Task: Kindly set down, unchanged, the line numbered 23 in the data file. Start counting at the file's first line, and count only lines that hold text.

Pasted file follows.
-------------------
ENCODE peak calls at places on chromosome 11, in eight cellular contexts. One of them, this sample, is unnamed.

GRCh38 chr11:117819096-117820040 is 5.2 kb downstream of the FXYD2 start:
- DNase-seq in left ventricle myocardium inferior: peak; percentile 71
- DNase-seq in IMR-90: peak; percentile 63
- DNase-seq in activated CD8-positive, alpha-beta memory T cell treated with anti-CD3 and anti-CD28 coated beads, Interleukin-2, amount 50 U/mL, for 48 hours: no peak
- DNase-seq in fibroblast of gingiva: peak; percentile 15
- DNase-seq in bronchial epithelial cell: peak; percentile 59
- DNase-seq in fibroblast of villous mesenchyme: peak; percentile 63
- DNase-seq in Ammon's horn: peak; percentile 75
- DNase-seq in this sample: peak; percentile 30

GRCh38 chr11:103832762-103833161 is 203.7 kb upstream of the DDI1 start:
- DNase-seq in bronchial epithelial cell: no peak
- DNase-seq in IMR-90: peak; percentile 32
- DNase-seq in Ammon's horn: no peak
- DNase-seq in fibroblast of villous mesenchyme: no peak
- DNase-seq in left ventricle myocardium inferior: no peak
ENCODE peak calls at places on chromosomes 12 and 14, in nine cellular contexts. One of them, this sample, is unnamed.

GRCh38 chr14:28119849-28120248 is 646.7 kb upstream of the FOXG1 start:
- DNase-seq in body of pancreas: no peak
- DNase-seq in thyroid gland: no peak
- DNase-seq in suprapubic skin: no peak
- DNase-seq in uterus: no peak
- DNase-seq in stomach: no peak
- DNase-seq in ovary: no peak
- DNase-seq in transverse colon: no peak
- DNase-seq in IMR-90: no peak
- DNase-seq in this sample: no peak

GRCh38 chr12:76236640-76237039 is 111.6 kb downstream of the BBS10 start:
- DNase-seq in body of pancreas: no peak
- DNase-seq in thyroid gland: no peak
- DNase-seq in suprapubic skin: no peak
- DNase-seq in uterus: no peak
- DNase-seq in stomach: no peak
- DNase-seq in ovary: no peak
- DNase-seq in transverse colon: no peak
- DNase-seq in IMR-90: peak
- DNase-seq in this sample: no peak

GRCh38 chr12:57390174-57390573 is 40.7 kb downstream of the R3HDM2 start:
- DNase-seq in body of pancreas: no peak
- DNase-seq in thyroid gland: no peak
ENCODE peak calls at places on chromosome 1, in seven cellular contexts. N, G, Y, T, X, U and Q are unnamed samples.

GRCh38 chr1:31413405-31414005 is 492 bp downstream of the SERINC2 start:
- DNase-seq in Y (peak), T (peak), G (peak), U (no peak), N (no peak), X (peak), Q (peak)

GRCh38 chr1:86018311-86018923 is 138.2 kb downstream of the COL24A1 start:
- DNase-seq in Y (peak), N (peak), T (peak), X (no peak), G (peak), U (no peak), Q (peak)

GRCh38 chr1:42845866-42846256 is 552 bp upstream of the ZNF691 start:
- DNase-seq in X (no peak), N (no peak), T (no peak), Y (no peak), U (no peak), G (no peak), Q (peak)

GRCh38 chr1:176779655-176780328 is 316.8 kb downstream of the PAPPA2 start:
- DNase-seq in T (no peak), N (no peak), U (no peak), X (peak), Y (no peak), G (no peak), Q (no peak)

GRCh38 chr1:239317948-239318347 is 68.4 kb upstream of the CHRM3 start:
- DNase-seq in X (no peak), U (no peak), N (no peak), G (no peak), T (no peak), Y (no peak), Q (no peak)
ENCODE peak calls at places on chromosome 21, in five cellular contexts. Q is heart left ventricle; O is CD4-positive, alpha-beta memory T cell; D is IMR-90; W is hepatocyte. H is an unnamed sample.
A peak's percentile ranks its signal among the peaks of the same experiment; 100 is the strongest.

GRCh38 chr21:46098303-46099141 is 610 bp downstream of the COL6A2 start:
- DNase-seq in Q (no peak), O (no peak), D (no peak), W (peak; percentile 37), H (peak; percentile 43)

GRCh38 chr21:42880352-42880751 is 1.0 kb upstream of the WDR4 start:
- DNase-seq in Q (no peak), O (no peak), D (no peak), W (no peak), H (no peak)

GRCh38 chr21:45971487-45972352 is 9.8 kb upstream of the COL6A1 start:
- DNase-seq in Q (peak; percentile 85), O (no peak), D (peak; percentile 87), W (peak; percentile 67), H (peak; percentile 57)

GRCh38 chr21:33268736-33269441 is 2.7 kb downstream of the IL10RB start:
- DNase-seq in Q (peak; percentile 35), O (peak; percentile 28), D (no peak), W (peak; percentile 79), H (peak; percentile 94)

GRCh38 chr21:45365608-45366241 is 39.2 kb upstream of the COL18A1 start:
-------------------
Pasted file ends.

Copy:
- DNase-seq in stomach: no peak